# When nothing is everything in Set theory

In an earlier post, I discussed the basic and most important aspects of *Set theory, Functions and Real Number System. *In the same, there was a significant discussion about the union and intersection of sets.

Restating the facts again, given a collection $ \mathcal{A}$ of sets, the *union *of the elements of $ \mathcal{A}$ is defined by

$ \displaystyle{\bigcup_{A \in \mathcal{A}}} A := {x : x \in A \textrm{ for at least one } A \in \mathcal{A} }$ .

The *intersection *of the elements of $ \mathcal{A}$ is defined by

$ \displaystyle{\bigcap_{A \in \mathcal{A}}} A := {x : x \in A \textrm{ for every } A \in \mathcal{A} }$ .

**But what if the collection is empty? i.e., what if the collection contains no sets?**

From the first day at Topology class in Gorakhpur University , it was the very first confusion which troubled many of classmates. Topology’s Professor was elaborating the finite intersection of sets in reference to topological space — and everyone in the classroom was enjoying it. To end of the lecture, as he wrote,

the intersection of members of empty collection equals to the universal set.

Which mathematically, Professor wrote $ \bigcap \emptyset = X$ where $ X$ is universal set. The quote was okay and significant but the mathematical notion of the same was confusing, as he represented an empty collection by “empty-set notation $ \emptyset$ ” . Professor easily asserted this to be an agreement among some mathematicians and even though the result is useful in some problems, he skipped a proper proof of it. [That’s really bad, Sir!] At first instant, this problem lead me to a single result: $ \bigcap {\emptyset} = \emptyset$ , if $ \emptyset$ was usual null-set. But in the case, where $ \emptyset$ was an empty collection – I couldn’t reach to any result.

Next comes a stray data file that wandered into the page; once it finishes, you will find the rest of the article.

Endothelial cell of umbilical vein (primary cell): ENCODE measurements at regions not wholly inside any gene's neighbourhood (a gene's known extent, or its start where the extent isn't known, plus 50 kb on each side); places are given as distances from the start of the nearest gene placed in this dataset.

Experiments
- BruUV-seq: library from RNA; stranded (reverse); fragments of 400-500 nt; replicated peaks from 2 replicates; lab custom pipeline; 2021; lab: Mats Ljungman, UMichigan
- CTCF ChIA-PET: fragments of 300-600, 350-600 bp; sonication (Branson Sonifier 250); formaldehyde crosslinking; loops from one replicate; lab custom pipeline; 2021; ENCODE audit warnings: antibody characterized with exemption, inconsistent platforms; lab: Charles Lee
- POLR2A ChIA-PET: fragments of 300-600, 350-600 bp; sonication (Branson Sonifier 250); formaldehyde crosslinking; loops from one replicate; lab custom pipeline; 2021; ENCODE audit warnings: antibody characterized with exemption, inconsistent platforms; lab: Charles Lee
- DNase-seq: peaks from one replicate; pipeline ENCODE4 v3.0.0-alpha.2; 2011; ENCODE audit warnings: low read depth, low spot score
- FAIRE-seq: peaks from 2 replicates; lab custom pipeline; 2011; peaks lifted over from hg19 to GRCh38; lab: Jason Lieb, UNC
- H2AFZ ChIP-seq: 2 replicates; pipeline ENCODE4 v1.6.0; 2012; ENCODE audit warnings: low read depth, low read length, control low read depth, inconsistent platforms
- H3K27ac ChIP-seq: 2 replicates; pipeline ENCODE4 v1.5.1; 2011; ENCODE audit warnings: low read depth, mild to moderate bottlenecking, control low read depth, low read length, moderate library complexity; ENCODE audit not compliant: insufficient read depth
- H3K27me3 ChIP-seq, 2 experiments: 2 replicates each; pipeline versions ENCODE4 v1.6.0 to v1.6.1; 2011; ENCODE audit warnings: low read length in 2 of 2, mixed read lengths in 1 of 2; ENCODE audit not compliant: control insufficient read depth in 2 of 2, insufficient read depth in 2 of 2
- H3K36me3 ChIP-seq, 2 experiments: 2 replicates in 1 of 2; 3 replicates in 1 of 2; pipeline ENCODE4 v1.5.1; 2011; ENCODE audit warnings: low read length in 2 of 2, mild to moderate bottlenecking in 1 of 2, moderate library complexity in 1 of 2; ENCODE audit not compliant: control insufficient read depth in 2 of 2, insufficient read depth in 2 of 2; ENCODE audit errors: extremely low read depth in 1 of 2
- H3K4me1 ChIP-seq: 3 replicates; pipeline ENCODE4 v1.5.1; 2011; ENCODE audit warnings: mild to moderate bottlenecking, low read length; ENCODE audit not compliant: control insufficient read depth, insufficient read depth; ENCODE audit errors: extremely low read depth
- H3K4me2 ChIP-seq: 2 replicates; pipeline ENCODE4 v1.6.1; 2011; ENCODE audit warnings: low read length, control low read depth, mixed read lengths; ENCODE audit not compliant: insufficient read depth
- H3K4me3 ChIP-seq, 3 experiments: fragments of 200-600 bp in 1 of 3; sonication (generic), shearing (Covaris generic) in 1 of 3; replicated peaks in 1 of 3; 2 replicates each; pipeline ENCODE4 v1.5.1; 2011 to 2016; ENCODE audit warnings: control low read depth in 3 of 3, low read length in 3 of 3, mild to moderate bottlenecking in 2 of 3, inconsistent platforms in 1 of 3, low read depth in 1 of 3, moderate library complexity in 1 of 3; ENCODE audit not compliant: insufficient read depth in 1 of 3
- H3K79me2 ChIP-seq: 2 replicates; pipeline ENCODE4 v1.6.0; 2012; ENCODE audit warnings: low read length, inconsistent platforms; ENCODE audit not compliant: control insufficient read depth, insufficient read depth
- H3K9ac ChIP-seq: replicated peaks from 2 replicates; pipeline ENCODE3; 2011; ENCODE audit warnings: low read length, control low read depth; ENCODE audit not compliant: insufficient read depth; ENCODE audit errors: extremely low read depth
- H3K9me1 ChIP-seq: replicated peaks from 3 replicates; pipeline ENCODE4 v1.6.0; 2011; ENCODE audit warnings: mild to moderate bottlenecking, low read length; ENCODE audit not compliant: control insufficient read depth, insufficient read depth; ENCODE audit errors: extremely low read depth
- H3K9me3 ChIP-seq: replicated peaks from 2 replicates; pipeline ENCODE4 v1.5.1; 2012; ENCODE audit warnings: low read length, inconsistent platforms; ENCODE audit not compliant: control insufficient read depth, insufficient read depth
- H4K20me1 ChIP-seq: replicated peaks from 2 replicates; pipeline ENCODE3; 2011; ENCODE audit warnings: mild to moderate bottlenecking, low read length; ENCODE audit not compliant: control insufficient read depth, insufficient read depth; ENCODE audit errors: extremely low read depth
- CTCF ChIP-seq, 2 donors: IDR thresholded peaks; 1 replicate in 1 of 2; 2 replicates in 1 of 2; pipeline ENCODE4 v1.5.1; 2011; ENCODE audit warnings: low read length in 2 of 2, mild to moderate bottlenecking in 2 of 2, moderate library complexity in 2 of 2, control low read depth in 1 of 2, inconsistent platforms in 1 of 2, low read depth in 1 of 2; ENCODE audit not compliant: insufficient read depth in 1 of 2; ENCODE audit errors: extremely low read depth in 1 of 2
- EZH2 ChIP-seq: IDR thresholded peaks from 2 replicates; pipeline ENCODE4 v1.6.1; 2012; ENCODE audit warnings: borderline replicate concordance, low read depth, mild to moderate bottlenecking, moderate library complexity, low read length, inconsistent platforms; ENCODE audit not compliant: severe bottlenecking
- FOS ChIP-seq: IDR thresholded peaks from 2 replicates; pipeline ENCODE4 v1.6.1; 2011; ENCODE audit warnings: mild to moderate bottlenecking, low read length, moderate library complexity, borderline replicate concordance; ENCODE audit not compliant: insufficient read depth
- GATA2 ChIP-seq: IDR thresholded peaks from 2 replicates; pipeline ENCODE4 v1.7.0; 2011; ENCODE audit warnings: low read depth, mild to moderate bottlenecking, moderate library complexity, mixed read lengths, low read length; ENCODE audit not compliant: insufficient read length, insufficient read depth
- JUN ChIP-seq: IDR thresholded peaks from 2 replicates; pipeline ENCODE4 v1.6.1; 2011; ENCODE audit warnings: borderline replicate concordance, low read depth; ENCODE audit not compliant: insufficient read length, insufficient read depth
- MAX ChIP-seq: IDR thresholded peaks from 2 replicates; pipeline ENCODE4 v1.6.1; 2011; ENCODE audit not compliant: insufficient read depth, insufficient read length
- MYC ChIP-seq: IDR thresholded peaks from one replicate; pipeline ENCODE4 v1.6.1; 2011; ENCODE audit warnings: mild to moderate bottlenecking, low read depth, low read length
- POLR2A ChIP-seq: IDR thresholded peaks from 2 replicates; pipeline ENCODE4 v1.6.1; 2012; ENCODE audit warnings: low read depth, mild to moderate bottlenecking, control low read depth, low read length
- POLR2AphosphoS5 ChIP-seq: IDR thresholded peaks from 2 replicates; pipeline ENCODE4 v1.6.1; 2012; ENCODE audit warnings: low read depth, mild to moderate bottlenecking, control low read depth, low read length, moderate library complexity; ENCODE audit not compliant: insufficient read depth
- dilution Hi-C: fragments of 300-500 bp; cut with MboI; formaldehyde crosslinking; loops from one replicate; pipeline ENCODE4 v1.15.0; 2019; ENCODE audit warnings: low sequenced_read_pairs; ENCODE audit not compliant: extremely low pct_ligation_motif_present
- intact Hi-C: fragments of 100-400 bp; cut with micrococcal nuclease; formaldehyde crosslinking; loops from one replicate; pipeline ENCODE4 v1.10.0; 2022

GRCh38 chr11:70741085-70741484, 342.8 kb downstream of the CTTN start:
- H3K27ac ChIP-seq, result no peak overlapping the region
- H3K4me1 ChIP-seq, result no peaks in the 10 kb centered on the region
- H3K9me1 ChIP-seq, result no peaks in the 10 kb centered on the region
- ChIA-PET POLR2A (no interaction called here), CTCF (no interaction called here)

There came Munkres’s Topology book to the rescue. It’s *second edition* has a little note about the same on Chapter 1 page 12 . He writes:

There is no problem with these definitions if **one of the elements **of $ \mathcal{A}$ happens to be the empty set. [In each such case of arbitrary union and intersection the results is $ \emptyset$ .] But it is tricky to decide what (if anything) these definitions mean if we allow $ \mathcal{A}$ to be the empty collection. Applying the definitions literally, we see that no element $ x$ satisfies the defining property for the union of the elements of $ \mathcal{A}$ . So it is reasonable to say that

$ \displaystyle{\bigcup_{A \in \mathcal{A}}} A := \emptyset$ if $ \mathcal{A}$ is empty.

On the other hand , every $ x$ satisfies (vacuously) the defining property for the intersection of the elements of $ \mathcal{A}$ . The question is, *every $ x$ in what set?* If one has a given large set $ X$ that is specified at the outset of the discussion to be one’s “universe of discourse”, and one considers only subsets of X throughout, it is reasonable to let

$ \displaystyle{\bigcap_{A \in \mathcal{A}}} A := X$ when $ \mathcal{A}$ is empty.

Not all Mathematicians follow this convention, however. …

So, according to Munkres (with some very good arguments), the intersection of elements of an empty collection of subsets of a set (say) $ E \subseteq X$ equals to the universal set $ X$ . In other words, **nothing is everything.** There must be any theoretical or logical proof of it! There must be.

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